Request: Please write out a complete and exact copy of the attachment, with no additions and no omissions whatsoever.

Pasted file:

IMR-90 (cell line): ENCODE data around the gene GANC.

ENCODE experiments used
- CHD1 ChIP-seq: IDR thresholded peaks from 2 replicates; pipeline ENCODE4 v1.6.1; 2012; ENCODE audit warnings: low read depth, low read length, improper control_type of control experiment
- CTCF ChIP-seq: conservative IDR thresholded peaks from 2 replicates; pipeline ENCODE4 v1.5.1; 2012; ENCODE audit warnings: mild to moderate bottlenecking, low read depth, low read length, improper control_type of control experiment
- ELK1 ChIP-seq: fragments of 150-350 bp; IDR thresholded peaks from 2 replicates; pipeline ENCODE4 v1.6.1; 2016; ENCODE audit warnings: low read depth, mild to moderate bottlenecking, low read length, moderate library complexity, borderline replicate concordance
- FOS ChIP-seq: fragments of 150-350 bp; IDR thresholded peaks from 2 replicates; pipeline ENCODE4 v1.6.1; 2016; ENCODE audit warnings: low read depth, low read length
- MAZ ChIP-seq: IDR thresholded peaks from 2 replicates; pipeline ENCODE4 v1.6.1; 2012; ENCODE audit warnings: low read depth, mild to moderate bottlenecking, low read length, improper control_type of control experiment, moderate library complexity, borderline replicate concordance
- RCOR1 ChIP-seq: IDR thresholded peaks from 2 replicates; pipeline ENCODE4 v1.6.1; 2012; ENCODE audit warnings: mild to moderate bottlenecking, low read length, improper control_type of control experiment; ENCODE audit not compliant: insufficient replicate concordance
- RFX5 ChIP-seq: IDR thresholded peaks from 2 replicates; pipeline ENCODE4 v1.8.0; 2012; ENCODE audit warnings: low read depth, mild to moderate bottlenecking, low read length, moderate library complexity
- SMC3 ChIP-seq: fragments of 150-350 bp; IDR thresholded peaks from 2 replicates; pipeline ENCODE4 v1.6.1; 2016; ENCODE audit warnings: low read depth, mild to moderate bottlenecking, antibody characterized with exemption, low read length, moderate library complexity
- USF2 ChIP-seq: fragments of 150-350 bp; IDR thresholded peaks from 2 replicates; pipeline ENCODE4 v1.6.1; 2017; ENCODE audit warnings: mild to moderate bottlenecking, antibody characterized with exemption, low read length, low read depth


IMR-90 (cell line): ENCODE data around the gene GANC.

ENCODE experiments used
- CHD1 ChIP-seq: IDR thresholded peaks from 2 replicates; pipeline ENCODE4 v1.6.1; 2012; ENCODE audit warnings: low read depth, low read length, improper control_type of control experiment
- CTCF ChIP-seq: conservative IDR thresholded peaks from 2 replicates; pipeline ENCODE4 v1.5.1; 2012; ENCODE audit warnings: mild to moderate bottlenecking, low read depth, low read length, improper control_type of control experiment
- ELK1 ChIP-seq: fragments of 150-350 bp; IDR thresholded peaks from 2 replicates; pipeline ENCODE4 v1.6.1; 2016; ENCODE audit warnings: low read depth, mild to moderate bottlenecking, low read length, moderate library complexity, borderline replicate concordance
- FOS ChIP-seq: fragments of 150-350 bp; IDR thresholded peaks from 2 replicates; pipeline ENCODE4 v1.6.1; 2016; ENCODE audit warnings: low read depth, low read length
- MAZ ChIP-seq: IDR thresholded peaks from 2 replicates; pipeline ENCODE4 v1.6.1; 2012; ENCODE audit warnings: low read depth, mild to moderate bottlenecking, low read length, improper control_type of control experiment, moderate library complexity, borderline replicate concordance
- RCOR1 ChIP-seq: IDR thresholded peaks from 2 replicates; pipeline ENCODE4 v1.6.1; 2012; ENCODE audit warnings: mild to moderate bottlenecking, low read length, improper control_type of control experiment; ENCODE audit not compliant: insufficient replicate concordance
- RFX5 ChIP-seq: IDR thresholded peaks from 2 replicates; pipeline ENCODE4 v1.8.0; 2012; ENCODE audit warnings: low read depth, mild to moderate bottlenecking, low read length, moderate library complexity
- SMC3 ChIP-seq: fragments of 150-350 bp; IDR thresholded peaks from 2 replicates; pipeline ENCODE4 v1.6.1; 2016; ENCODE audit warnings: low read depth, mild to moderate bottlenecking, antibody characterized with exemption, low read length, moderate library complexity
- USF2 ChIP-seq: fragments of 150-350 bp; IDR thresholded peaks from 2 replicates; pipeline ENCODE4 v1.6.1; 2017; ENCODE audit warnings: mild to moderate bottlenecking, antibody characterized with exemption, low read length, low read depth